As the great famine stalked the land, an unprincipled government openly encouraged the export of foodstuffs, under military escort, instead of feeding a starving people. Westminster’s “free marketers,” and their apologists, justified this crime against humanity, using the Malthusian rationale that the famine was caused by God.

In other words, God was the culprit, not man.

Planned Parenthood’s rationale for “killing of the innocents” is in lockstep with the Bolshevist legacy of Margaret Sanger.

Séamus S. ÓhEarcáin

Sun City Center, Florida

Latin Mass Matters

Pertinent to “Summorum Pontificum Strengthened” (Vatican, June 5):

I welcome Pope Benedict XVI’s counterrevolution aimed at restoring the Latin Mass. Vatican II never called for the elimination of Latin.

The Pope’s decision to have it taught in all seminaries is meant to foster a more comprehensive and profound understanding of the Church’s liturgy.

Latin is the official language of the Catholic Church.

The universality of Latin also makes it conducive to all believers experiencing more fully the mystery of the Mass. It imbues a heightened reverence and sense of the sacred. It complements well the Latin rites’ traditional Gregorian chant, with its moving meditative cadence that touches the depths of the soul.

The Latin Mass is also more uniform and consistently Catholic in its theological and Christian cultural aspects.

The Pope has previously said, for example, how in the new Mass the “turning of the priest toward the people no longer opens out on what lies ahead and above [but] has turned the community into a self-enclosed circle.”

Both the priest and people should be facing east. The Pope also prefers that all people receive holy Communion kneeling and on their tongue — a staple of the Latin Mass.

The Eucharist is the all-encompassing source and summit of Christian life. A wider implementation of the Latin Mass will no doubt be an effective means of both preserving the Church’s faith and identity, while at the same time allowing her to carry out her mission of evangelization.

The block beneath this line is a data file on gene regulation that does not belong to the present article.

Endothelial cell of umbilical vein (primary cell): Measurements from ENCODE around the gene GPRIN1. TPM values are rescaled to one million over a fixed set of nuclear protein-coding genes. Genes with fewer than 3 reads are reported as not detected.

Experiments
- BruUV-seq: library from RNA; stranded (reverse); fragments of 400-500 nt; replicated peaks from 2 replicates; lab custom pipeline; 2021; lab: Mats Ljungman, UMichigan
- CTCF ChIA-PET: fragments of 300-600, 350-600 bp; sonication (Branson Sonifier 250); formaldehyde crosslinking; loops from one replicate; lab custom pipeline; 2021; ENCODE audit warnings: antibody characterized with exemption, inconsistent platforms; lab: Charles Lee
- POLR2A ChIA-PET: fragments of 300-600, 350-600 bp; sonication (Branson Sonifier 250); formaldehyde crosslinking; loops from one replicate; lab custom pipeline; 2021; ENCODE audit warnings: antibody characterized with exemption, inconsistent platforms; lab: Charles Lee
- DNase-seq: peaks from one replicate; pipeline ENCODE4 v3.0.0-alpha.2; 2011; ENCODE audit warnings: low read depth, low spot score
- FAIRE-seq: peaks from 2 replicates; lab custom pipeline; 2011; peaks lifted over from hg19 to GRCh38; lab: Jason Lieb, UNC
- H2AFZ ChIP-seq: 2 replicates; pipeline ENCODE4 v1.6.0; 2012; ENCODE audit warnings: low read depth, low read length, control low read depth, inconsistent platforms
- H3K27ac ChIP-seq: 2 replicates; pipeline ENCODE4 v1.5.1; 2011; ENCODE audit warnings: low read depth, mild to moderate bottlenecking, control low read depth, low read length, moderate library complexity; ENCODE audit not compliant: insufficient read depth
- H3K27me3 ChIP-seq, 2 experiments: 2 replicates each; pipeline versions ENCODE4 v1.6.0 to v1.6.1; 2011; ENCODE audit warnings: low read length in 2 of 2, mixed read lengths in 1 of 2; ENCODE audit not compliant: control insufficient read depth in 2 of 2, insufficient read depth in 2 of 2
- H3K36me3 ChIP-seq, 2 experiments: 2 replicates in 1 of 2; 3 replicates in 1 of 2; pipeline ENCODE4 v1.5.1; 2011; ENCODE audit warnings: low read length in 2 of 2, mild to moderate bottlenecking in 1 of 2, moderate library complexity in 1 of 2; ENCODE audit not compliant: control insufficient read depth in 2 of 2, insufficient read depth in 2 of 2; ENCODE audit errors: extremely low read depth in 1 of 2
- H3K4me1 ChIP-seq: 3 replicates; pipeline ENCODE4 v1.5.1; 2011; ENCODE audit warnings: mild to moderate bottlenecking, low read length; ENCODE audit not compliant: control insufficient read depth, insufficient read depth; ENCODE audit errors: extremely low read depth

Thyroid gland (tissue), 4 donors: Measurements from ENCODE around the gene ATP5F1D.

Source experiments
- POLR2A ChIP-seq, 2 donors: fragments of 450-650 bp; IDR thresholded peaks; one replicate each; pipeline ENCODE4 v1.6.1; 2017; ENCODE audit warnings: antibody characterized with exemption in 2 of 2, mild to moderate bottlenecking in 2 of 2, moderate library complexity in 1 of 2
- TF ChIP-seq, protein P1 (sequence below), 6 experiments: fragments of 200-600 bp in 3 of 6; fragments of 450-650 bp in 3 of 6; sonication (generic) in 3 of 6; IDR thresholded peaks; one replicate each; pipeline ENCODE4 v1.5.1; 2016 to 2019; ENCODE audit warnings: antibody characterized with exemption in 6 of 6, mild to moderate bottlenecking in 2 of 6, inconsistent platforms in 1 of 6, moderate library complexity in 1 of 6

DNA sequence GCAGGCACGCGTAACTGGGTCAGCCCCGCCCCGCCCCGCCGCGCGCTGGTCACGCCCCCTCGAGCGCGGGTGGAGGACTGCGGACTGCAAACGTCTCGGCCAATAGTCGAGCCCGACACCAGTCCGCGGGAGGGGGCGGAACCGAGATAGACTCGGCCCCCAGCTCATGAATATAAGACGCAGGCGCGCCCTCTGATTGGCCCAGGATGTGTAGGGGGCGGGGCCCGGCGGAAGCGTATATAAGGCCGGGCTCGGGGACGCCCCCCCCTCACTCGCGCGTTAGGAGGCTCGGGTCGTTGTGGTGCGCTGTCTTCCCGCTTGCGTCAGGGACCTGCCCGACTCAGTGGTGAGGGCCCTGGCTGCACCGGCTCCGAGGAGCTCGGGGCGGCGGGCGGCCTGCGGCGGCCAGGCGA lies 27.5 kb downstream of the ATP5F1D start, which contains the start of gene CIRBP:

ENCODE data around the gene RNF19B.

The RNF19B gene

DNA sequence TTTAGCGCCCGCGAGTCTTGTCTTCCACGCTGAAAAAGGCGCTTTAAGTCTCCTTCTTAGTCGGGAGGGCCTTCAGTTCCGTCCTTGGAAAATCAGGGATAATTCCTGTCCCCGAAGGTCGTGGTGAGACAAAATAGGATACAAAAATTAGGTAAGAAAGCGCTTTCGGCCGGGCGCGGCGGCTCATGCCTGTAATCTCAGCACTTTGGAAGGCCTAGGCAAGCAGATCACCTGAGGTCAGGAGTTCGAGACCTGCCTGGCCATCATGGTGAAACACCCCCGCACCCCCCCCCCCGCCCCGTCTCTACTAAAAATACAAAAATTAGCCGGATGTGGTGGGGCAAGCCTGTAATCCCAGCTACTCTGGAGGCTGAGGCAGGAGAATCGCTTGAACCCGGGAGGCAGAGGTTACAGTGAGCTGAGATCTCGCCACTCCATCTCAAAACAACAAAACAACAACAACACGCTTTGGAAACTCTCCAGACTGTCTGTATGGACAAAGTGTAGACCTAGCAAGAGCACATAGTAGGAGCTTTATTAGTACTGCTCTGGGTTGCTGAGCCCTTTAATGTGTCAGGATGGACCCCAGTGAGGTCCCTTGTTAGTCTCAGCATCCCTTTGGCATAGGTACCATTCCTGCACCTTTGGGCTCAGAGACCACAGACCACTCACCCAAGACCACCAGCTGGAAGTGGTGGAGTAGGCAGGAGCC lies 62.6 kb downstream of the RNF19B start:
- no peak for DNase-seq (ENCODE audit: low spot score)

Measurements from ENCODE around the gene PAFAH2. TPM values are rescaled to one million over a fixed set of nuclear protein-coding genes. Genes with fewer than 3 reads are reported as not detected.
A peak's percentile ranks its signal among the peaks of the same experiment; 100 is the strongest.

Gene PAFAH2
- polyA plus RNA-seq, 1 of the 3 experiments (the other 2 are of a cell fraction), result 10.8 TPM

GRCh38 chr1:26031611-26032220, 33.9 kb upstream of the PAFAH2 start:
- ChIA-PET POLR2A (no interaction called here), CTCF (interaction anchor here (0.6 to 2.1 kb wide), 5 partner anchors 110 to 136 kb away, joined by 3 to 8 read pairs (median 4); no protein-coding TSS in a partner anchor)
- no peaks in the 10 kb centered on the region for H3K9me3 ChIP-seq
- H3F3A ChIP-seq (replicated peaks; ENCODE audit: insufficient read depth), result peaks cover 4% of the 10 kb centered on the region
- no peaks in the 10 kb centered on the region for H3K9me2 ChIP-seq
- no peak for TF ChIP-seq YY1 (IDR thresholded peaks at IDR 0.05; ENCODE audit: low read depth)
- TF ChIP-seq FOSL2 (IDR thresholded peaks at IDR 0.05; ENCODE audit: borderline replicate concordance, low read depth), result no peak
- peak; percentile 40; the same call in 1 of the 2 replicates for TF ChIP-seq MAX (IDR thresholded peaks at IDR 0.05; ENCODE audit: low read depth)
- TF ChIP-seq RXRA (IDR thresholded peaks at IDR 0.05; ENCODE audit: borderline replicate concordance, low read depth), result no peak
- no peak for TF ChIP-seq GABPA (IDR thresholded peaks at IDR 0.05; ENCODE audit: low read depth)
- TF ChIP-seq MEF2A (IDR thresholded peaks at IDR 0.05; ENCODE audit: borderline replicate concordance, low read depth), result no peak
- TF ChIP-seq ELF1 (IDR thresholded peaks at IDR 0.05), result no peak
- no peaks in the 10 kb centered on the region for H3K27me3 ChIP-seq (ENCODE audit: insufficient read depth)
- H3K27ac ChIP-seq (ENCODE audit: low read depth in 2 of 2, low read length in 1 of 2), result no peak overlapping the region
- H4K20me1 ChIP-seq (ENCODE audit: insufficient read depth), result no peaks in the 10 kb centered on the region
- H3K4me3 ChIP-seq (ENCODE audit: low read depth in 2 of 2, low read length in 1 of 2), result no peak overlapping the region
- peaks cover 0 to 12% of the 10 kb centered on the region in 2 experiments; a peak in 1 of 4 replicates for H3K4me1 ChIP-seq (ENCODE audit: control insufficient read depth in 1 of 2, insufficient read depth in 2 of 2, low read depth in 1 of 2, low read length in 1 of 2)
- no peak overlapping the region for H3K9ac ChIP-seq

I hope the Pope’s new directive will encourage bishops throughout the world to actively and aggressively promote the Latin Mass.

Paul Kokoski

Hamilton, Ontario

Royal Facade?

Joan Frawley Desmond claims in “The Royal Wedding’s Lessons: Truth on Love and Christian Marriage” (May 22) that one sermon before “a congregation that included a global contingent of monarchs, the ex-mistress — and now second wife — of the groom’s father; Elton John and his ‘husband’” upheld the Church’s teachings on marriage to “diehard romantics.”

Really? Kate Middleton, while still a teenager, paraded before Prince William in a see-through dress. He then took her in as his live-in lover until he was forced to take a wife, and she married him wearing white in a lavish church wedding.

If she didn’t have a great figure, or if he wasn’t an heir of the richest woman in England, the “diehard romantics” might have reacted differently. I’m not accusing Kate of being a gold-digger, but I don’t think that the royal wedding is a defense of the sacrament of matrimony either.

Don Schenk

Allentown, Pennsylvania

Editor’s note: Your points are valid. But the morality of the couple was not the focus of the article. The article highlighted the wedding’s sermon, which did uphold the truth about love and Christian marriage. The article also pointed out that cohabitation is sinful by highlighting sections in the Catechism and the writings of Blessed John Paul II.

Thank You, Register!

Thank you for the opportunity to receive the scholarship from the essay contest sponsored earlier this year. I am very appreciative of such an award. I wish to express my gratitude to you for the selection. Thank you for awarding me the $750 scholarship.

Miles Linde

Woodinville, Washington

Editor’s note: Read “Christ’s Witness” at by searching “How I Expect My Catholic Faith to Impact My College Career.”


The “Umbert the Unborn” cartoon in the May 22 issue inadvertently did not run in full. It is reprinted in this issue. The Register regrets the error.